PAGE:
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What state agency do you answer to?

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  • N. A. Corbier
    replied
    Wisconsin's PI system is strange to me. In Florida, to be a licensed PI, you must have approximately 2 years of "internship" as a "Class CC" Private Investigator Intern. You may not work for yourself, and are paired with a "sponsor" who oversees your entire 2 year internship. I say two year because you have to have a certain number of logged investigative hours, which equals about 2 years of 40 hour weeks. Once you have done this, you can then be a full fledged PI on your "Class C" license, open your own office, etc.

    Intrestingly enough, a full "Class C" licensee could carry a 9mm concealed anywhere in the state on their "Class G" license, much like a security officer can openly. Civilian CCW rules against carrying on school property, in bars, etc, don't apply to that license. If they were performing security services (had a "Class D" license) and had their "Class G" license, they could carry a 9mm openly. That's how you could tell if someone was a PI or not with a security company, they carried 9mm.

    Florida used to accept LE experience as "evidence of investigatory duties," but changed it so that you have to demonstrate that your primary duties were the investigation of criminal offenses, etc. i.e. a street cop who does not investigate crimes (turns them over to a detective) has no "experience" for the Class C license, but an officer who either had to investigate his own offenses (catch your own) or who was a detective assigned to investigate crimes did have experience.

    Florida's PI industry has a very powerful lobby called the FALI, or Florida Association of Licensed Investigators. I don't know how powerful or infuentual the Wisconsin version of FALI is (I've been to their site), but FALI has had a lot of Chapter 493's stupidity removed from the PI industry. You don't have to have a seperate manager's license for the agency (A security agency must be managed by an "M" manager, who has to have 4 years of experience in security.), they were allowed to have 9mms for years, and aren't required to keep hundreds of thousands of dollars in liability insurance.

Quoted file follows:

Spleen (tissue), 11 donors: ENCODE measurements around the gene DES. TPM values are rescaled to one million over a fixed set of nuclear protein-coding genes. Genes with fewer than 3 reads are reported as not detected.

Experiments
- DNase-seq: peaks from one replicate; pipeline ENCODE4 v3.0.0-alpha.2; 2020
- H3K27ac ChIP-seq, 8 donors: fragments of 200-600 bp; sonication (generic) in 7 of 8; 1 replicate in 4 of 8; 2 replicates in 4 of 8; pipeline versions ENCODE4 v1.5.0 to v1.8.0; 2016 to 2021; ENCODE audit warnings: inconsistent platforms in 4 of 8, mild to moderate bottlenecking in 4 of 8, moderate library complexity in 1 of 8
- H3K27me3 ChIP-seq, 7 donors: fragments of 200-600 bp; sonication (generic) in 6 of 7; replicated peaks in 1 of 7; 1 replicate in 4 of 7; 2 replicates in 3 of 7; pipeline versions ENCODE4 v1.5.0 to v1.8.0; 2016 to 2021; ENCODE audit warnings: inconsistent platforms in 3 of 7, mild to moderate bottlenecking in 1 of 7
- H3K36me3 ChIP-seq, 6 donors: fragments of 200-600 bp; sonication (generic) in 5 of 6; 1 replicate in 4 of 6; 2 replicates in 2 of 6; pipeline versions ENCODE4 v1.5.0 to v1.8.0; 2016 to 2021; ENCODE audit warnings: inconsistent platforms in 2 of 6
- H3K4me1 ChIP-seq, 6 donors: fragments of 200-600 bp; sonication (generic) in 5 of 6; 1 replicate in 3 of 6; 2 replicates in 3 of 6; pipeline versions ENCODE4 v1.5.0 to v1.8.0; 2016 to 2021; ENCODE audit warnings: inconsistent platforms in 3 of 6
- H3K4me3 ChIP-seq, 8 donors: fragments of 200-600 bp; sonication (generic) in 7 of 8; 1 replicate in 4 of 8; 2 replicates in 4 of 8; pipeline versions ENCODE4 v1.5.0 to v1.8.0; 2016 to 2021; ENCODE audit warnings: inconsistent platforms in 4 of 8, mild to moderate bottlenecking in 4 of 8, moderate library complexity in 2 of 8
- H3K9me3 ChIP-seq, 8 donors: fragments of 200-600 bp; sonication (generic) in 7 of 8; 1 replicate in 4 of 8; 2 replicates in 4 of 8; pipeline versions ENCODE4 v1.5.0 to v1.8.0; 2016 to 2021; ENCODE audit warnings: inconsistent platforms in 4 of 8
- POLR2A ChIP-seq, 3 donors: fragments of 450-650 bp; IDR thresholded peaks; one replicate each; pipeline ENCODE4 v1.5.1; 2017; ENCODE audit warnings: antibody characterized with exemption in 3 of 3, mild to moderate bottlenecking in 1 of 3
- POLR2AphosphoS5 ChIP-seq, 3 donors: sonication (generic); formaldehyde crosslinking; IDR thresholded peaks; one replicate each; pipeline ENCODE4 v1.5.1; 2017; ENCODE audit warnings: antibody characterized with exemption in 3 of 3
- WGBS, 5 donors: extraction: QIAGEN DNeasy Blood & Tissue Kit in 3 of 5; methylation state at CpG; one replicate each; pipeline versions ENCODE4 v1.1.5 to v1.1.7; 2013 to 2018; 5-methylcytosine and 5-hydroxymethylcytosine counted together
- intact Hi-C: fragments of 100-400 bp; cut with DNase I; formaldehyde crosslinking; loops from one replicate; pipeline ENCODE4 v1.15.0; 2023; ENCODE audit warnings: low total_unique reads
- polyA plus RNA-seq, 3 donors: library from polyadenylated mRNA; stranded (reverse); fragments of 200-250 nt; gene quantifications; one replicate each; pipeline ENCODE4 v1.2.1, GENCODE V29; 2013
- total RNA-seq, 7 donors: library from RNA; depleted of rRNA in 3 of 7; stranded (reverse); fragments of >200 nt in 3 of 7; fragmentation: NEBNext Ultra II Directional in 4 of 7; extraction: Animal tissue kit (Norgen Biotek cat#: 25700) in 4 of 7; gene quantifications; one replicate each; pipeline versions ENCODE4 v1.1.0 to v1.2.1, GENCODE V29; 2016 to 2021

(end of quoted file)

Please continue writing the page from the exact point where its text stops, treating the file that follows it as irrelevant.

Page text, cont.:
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  • Special Investigator
    replied
    Originally posted by N. A. Corbier
    You mean like arming PIs?

    YES!!! PI's face more dangers with people than you can imagine. Like police detectives, we deal with violent criminals who don't like our "snooping". Thats why I like working for judges because if I show cause, the judge will issue me a temporary CCW permit. I've been attacked & assaulted too many times by gangbangers, dirtbag low-lives and other criminals who don't like me sticking my nose in there business. I have a group from Burlington (freemasons) who are still trying to figure out who exactly I am and where I live. I'm always armed at home because of this.

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  • Mall Director
    replied
    In some cities I have worked in, you get a an ID and licensing that state the difference "PI vs. Security vs. Patrol Security". They regulate things pretty heavy out there. Interestingly enough, where I am at now, requires no licensing, and has few regulations concerning security. Now, this doesnt mean we conduct ourselves in an manner different than the licensed end, its just nice to not get poked with a fee to work!

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  • N. A. Corbier
    replied
    Originally posted by Special Investigator
    I agree. But the liberals who run the DRL don't want to listen to what others have to say. They would have to hear suggestions/comments that they don't want to hear.